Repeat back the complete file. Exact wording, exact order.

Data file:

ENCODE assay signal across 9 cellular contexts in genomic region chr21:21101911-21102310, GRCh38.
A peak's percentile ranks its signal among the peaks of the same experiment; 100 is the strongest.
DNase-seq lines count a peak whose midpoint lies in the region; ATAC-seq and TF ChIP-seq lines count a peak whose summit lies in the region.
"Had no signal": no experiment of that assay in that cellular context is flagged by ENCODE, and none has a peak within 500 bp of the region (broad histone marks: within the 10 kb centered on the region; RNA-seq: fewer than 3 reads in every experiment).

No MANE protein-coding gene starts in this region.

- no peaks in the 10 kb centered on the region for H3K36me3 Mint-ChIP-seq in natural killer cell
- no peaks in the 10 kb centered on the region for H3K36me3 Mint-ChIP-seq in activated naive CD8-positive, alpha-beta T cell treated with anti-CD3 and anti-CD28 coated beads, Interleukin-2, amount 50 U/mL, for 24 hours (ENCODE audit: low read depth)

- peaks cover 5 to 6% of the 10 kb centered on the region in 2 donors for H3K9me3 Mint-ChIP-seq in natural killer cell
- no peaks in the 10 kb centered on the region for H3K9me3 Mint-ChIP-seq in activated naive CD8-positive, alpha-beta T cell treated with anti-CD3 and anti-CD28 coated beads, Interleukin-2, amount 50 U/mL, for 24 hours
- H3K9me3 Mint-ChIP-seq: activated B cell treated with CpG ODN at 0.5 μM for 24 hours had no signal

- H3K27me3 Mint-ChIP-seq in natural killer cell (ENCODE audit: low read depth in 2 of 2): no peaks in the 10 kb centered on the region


ENCODE assay signal across 9 cellular contexts in genomic region chr21:21101911-21102310, GRCh38.
A peak's percentile ranks its signal among the peaks of the same experiment; 100 is the strongest.
DNase-seq lines count a peak whose midpoint lies in the region; ATAC-seq and TF ChIP-seq lines count a peak whose summit lies in the region.
"Had no signal": no experiment of that assay in that cellular context is flagged by ENCODE, and none has a peak within 500 bp of the region (broad histone marks: within the 10 kb centered on the region; RNA-seq: fewer than 3 reads in every experiment).

No MANE protein-coding gene starts in this region.

- no peaks in the 10 kb centered on the region for H3K36me3 Mint-ChIP-seq in natural killer cell
- no peaks in the 10 kb centered on the region for H3K36me3 Mint-ChIP-seq in activated naive CD8-positive, alpha-beta T cell treated with anti-CD3 and anti-CD28 coated beads, Interleukin-2, amount 50 U/mL, for 24 hours (ENCODE audit: low read depth)

- peaks cover 5 to 6% of the 10 kb centered on the region in 2 donors for H3K9me3 Mint-ChIP-seq in natural killer cell
- no peaks in the 10 kb centered on the region for H3K9me3 Mint-ChIP-seq in activated naive CD8-positive, alpha-beta T cell treated with anti-CD3 and anti-CD28 coated beads, Interleukin-2, amount 50 U/mL, for 24 hours
- H3K9me3 Mint-ChIP-seq: activated B cell treated with CpG ODN at 0.5 μM for 24 hours had no signal

- H3K27me3 Mint-ChIP-seq in natural killer cell (ENCODE audit: low read depth in 2 of 2): no peaks in the 10 kb centered on the region